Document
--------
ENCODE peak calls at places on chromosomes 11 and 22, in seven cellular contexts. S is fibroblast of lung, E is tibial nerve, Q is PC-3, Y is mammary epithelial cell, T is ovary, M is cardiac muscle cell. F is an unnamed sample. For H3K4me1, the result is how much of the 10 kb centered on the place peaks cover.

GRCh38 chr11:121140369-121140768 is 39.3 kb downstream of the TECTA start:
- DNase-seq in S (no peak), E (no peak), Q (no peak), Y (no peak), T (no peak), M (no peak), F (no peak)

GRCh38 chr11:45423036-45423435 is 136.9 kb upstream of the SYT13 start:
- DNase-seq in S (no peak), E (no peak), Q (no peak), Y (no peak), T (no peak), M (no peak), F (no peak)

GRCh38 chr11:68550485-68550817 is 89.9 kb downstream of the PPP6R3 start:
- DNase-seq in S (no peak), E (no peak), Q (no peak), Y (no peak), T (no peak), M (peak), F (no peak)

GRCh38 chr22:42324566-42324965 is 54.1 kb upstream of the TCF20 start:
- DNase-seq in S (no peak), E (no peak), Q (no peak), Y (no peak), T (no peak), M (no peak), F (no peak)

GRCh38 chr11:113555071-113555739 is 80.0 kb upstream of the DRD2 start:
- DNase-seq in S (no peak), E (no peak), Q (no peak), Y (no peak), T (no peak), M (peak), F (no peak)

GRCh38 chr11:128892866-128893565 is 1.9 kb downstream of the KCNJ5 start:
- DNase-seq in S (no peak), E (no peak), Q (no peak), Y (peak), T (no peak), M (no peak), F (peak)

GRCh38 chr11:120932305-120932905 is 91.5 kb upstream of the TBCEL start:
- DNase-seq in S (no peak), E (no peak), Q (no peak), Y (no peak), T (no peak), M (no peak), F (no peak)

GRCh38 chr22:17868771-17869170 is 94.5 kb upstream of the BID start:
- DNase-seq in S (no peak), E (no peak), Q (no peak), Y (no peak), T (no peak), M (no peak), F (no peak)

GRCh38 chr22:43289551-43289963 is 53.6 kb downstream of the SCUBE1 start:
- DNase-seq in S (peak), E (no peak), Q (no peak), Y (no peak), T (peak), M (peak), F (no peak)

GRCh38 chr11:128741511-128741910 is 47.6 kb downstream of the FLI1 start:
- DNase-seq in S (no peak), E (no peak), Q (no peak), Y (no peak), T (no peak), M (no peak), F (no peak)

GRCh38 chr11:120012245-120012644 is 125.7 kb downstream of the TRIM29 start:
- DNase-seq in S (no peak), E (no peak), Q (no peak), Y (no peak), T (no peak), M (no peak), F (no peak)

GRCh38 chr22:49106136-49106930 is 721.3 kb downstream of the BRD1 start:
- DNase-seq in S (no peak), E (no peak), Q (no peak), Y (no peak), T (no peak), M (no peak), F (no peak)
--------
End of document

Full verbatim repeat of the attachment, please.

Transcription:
ENCODE peak calls at places on chromosomes 11 and 22, in seven cellular contexts. S is fibroblast of lung, E is tibial nerve, Q is PC-3, Y is mammary epithelial cell, T is ovary, M is cardiac muscle cell. F is an unnamed sample. For H3K4me1, the result is how much of the 10 kb centered on the place peaks cover.

GRCh38 chr11:121140369-121140768 is 39.3 kb downstream of the TECTA start:
- DNase-seq in S (no peak), E (no peak), Q (no peak), Y (no peak), T (no peak), M (no peak), F (no peak)

GRCh38 chr11:45423036-45423435 is 136.9 kb upstream of the SYT13 start:
- DNase-seq in S (no peak), E (no peak), Q (no peak), Y (no peak), T (no peak), M (no peak), F (no peak)

GRCh38 chr11:68550485-68550817 is 89.9 kb downstream of the PPP6R3 start:
- DNase-seq in S (no peak), E (no peak), Q (no peak), Y (no peak), T (no peak), M (peak), F (no peak)

GRCh38 chr22:42324566-42324965 is 54.1 kb upstream of the TCF20 start:
- DNase-seq in S (no peak), E (no peak), Q (no peak), Y (no peak), T (no peak), M (no peak), F (no peak)

GRCh38 chr11:113555071-113555739 is 80.0 kb upstream of the DRD2 start:
- DNase-seq in S (no peak), E (no peak), Q (no peak), Y (no peak), T (no peak), M (peak), F (no peak)

GRCh38 chr11:128892866-128893565 is 1.9 kb downstream of the KCNJ5 start:
- DNase-seq in S (no peak), E (no peak), Q (no peak), Y (peak), T (no peak), M (no peak), F (peak)

GRCh38 chr11:120932305-120932905 is 91.5 kb upstream of the TBCEL start:
- DNase-seq in S (no peak), E (no peak), Q (no peak), Y (no peak), T (no peak), M (no peak), F (no peak)

GRCh38 chr22:17868771-17869170 is 94.5 kb upstream of the BID start:
- DNase-seq in S (no peak), E (no peak), Q (no peak), Y (no peak), T (no peak), M (no peak), F (no peak)

GRCh38 chr22:43289551-43289963 is 53.6 kb downstream of the SCUBE1 start:
- DNase-seq in S (peak), E (no peak), Q (no peak), Y (no peak), T (peak), M (peak), F (no peak)

GRCh38 chr11:128741511-128741910 is 47.6 kb downstream of the FLI1 start:
- DNase-seq in S (no peak), E (no peak), Q (no peak), Y (no peak), T (no peak), M (no peak), F (no peak)

GRCh38 chr11:120012245-120012644 is 125.7 kb downstream of the TRIM29 start:
- DNase-seq in S (no peak), E (no peak), Q (no peak), Y (no peak), T (no peak), M (no peak), F (no peak)

GRCh38 chr22:49106136-49106930 is 721.3 kb downstream of the BRD1 start:
- DNase-seq in S (no peak), E (no peak), Q (no peak), Y (no peak), T (no peak), M (no peak), F (no peak)